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Quartet of law enforcement bills pass Ga. Senate
Legislation aimed at retention, boosting benefits
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Patrol officer Bret Sweeney files reports at the Oakwood Police Department in Oakwood, on Thursday, Jan. 25, 2018. - photo by David Barnes

Four bills aimed at helping local law enforcement agencies with retention and benefits passed the Georgia General Assembly’s Senate on Wednesday.

Senate Bills 366, 367, 368 and 369 were sent to the House of Representatives for a first reading.

The first bill would require local governments to perform wage studies for their law enforcement agencies and establish pay scales. The second bill would give support to “families of fallen officers by allowing indemnification funds to be paid to an estate,” according to the Georgia Senate Press Office.

The third bill would provide technical support and assistance to law enforcement agencies on issues such as “equipment, grant funding, operations, training or other official local agency needs,” according to the bill.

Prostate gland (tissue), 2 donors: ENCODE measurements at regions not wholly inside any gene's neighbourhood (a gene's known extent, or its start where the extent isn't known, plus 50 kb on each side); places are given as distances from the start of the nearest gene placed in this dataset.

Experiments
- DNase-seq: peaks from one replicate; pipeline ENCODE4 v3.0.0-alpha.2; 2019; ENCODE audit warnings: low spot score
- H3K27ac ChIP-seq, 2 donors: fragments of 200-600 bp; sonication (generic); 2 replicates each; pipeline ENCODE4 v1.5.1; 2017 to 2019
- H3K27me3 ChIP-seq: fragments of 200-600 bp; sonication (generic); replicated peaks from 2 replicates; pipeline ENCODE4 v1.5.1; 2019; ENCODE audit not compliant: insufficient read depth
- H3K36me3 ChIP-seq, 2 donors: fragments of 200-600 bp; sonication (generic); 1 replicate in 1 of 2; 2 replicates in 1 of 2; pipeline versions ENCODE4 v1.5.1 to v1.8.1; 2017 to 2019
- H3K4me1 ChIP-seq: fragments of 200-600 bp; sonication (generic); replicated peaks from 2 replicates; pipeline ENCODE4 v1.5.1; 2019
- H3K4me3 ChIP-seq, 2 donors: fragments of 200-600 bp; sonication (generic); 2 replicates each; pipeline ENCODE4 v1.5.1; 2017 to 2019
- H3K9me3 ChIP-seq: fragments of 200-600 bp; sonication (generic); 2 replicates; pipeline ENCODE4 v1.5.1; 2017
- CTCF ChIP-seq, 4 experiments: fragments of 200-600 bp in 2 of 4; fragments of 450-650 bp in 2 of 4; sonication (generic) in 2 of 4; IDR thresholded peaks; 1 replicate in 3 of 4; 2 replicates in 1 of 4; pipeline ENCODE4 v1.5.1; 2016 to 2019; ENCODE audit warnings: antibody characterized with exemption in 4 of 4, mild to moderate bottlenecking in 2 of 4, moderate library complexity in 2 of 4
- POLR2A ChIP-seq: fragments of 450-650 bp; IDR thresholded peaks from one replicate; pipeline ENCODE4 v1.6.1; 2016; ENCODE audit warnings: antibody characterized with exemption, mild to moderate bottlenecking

The last bill would take $5 of each fee “collected prior to adjudication of guilt for purposes of pretrial diversion” on criminal and quasi-criminal cases and put that money in the Peace Officers’ Annuity and Benefit Fund, according to the bill.

Gainesville Police Chief Carol Martin previously told The Times that agencies for years have requested more funding to the annuity and benefit fund. 

The benefit fund is a retirement plan in which leaders have encouraged younger officers to enroll because it is transferable from agency to agency, Martin said.

Lt. Gov. Casey Cagle co-chaired the Compensation of Police and Sheriffs Task Force, a group of municipal and county government officials that gave a list of recommendations on strengthening local law enforcement agencies.

“We’re requiring these individuals to protect us, to keep us safe, to patrol and to put themselves in harm’s way, and as a result of that, they’re putting their lives on the line each and every day ... It’s incumbent upon, I think, everyone to ensure that these individuals can take care of their families,” Cagle told The Times in January.

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